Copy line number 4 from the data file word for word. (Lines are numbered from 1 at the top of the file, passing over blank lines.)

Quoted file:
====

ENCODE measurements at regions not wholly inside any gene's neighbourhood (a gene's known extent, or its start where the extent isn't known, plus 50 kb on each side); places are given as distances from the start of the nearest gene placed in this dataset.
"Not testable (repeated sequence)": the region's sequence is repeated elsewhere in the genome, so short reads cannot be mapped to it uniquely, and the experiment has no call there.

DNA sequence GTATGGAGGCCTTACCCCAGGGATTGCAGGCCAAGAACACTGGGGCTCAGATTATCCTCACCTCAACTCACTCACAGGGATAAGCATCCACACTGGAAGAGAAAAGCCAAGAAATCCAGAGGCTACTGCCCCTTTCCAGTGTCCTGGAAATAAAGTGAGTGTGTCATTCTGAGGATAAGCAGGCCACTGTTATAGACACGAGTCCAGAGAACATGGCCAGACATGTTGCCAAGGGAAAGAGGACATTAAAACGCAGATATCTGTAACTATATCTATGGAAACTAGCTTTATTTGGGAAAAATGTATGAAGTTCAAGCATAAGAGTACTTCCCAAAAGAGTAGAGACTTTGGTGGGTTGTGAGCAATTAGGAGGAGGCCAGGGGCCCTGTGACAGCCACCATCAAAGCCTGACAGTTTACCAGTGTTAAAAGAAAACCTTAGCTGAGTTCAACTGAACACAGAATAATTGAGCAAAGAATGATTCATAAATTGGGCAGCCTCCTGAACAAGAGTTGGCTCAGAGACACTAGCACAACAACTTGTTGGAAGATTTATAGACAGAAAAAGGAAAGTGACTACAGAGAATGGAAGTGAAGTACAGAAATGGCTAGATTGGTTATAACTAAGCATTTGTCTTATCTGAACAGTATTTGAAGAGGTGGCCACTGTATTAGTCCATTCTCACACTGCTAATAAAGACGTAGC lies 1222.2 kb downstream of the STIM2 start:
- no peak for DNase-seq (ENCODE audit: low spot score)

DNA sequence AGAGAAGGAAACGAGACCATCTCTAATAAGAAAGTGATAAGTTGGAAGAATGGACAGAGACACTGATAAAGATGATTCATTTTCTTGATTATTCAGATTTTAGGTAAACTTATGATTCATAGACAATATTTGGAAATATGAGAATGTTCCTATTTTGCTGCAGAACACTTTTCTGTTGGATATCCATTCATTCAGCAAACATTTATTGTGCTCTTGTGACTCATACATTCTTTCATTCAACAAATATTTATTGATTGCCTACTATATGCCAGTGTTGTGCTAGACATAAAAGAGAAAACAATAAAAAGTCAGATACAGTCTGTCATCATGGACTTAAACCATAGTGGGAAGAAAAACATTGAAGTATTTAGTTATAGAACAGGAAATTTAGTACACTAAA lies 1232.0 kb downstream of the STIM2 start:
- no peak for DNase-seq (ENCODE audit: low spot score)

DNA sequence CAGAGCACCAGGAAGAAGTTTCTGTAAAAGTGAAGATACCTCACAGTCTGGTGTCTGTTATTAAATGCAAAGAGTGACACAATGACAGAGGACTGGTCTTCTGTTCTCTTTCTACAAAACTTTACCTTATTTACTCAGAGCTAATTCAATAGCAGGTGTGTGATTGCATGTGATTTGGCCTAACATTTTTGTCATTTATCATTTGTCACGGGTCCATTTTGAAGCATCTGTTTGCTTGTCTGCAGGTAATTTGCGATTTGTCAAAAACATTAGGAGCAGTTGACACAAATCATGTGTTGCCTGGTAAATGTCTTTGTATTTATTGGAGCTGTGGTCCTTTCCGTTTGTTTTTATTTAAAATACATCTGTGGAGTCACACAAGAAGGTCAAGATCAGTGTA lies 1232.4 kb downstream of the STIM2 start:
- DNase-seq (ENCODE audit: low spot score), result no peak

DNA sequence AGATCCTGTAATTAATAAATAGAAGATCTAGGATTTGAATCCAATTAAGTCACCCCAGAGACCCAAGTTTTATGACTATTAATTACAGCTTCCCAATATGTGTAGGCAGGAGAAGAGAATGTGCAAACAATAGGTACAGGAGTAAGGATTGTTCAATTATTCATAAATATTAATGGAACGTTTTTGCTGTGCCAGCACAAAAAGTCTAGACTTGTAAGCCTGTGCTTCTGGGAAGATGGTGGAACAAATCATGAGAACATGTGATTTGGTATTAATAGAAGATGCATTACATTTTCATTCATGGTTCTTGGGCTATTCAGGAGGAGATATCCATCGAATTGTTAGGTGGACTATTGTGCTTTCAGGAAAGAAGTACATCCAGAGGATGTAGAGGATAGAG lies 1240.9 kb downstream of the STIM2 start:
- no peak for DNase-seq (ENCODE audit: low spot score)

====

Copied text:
- no peak for DNase-seq (ENCODE audit: low spot score)